French journalists and ‘the greatest of all sedition-mongers’
In the wake of the Leveson Enquiry and discussions about the press, this story about French journalists’ political activities in the Middle East provides food for thought. At the end of the nineteenth century Britain’s position in the Gulf faced a potential threat from France’s efforts to increase its influence in Oman. The strained relations between Britain and France were manifest in local press activity. In his Gazetteer of the Persian Gulf, Oman and Central Arabia, J.G. Lorimer tells the tale of a ‘malicious press campaign against British proceedings in the Gulf’. The culprit was thought to be Antoine Goguyer, a French arms dealer based in Muscat. According to Lorimer, Goguyer published anti-British 'tirades' in the French, Russian and Arabic press which ‘showed bitter animus and an unscrupulous disregard of truth, but their style was pungent and some of them were undeniably witty’.
View of the waterfront at Muscat, Photo 206/(6)
© The British Library Board
British representatives and the Sultan of Oman eventually asked the French authorities to remove Goguyer. Although Goguyer had previously been in trouble with French officials in Tunis and Abyssinia, the authorities discreetly rebuffed the Sultan and Britain, claiming that he was ‘not a man of violence, but an honest trader’ but that in future he would be restrained from interesting himself in the internal affairs of Oman. Goguyer remained at Muscat and his anti-British activities continued into the early 20th century.
Lorimer also tells us about an Arabic newspaper purporting to be written by Muslims for Muslims, which was delivered free to a range of Islamic countries, with some copies being sent directly to their rulers. He says that ‘British policy was represented in an odious light’ and that the paper commonly used expressions such as ‘the greatest of all sedition-mongers are the English’ and ‘dwelt exultantly on British discomfitures in any part of the world’. British attempts to intercept copies and prevent their delivery were often outwitted. The French connection with this newspaper came to light through the unfortunate experiences of Salim Qamri, son of a Zanzibar merchant, who took up an offer of employment made via the French Consul at Aden. He moved to Paris and worked on the newspaper as native editor, under M. Piat, formerly French Consul at Bushehr and now ‘employed on special service’ by the French Ministry of Foreign Affairs. Disliking the paper’s methods of operation, Salim Qamri refused to work, was declared insane and confined to a lunatic asylum. With help from his Scottish missionary contacts, he appealed to the British Embassy in Paris, was released from the asylum and returned to Aden where he made a formal deposition about his experiences. The British Ambassador in Paris commented that although Salim Qamri’s story was ‘romantic and unusual it appears no invention or hallucination’. Of course, Lorimer talks only of French journalistic misdemeanours. It would be very interesting to know if anyone has discovered British journalistic malpractices recorded in French sources for the same period.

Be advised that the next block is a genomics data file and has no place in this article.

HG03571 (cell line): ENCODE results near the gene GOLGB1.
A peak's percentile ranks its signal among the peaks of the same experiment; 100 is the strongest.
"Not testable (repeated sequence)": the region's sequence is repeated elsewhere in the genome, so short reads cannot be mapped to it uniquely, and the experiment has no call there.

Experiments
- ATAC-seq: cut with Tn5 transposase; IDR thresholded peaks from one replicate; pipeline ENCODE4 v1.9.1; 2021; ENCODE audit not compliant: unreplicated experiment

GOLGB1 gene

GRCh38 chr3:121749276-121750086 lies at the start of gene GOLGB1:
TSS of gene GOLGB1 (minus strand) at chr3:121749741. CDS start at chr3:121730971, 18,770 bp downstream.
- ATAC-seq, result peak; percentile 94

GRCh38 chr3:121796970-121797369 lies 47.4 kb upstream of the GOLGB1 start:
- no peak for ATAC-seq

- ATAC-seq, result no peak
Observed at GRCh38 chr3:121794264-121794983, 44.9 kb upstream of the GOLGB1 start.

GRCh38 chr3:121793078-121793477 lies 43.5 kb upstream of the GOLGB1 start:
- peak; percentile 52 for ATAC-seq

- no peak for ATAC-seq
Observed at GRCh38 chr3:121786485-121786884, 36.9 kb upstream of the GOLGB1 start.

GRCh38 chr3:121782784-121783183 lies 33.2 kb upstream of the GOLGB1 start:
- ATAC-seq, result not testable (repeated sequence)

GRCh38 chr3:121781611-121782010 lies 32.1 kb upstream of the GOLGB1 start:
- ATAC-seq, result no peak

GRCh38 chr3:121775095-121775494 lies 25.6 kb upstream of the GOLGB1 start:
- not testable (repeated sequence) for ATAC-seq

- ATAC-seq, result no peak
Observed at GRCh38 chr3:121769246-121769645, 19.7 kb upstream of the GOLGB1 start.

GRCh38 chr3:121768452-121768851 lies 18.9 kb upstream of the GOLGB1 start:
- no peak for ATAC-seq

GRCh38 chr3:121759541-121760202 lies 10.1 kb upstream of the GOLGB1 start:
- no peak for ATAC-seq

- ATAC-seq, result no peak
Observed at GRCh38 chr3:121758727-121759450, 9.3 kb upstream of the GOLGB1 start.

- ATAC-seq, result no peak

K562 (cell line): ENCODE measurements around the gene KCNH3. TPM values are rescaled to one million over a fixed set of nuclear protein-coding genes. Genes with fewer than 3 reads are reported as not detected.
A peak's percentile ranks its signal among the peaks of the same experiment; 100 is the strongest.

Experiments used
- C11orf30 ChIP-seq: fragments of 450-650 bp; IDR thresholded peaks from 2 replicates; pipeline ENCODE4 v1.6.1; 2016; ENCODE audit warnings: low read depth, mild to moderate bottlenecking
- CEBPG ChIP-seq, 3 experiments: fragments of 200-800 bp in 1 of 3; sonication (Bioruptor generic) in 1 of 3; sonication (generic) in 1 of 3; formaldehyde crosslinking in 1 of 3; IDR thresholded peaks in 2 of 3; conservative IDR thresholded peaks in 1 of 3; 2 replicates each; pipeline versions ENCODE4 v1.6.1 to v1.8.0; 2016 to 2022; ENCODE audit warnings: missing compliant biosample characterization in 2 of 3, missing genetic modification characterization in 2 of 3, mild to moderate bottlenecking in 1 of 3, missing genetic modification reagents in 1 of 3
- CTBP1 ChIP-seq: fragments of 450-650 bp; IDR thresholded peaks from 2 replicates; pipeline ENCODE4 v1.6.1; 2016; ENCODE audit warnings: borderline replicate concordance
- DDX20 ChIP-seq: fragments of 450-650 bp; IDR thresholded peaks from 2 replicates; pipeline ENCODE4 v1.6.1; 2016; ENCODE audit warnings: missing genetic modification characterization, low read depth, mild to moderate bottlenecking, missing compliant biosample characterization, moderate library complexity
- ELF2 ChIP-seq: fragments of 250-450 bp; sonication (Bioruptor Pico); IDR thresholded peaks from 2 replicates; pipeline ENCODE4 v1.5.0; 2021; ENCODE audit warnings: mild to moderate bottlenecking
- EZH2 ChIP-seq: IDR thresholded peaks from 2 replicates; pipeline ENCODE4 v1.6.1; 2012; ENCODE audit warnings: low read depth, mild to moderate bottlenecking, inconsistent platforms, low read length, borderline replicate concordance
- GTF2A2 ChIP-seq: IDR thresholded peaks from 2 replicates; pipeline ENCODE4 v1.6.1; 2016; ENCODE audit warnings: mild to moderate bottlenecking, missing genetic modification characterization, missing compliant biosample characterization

Lorimer’s Gazetteer and thousands of documents relating to the history of the Gulf are being digitised and made accessible online as part of a major programme funded by the Qatar Foundation. Further information about this programme is available on the Library’s press pages.
Penny Brook, Lead Curator, India Office Records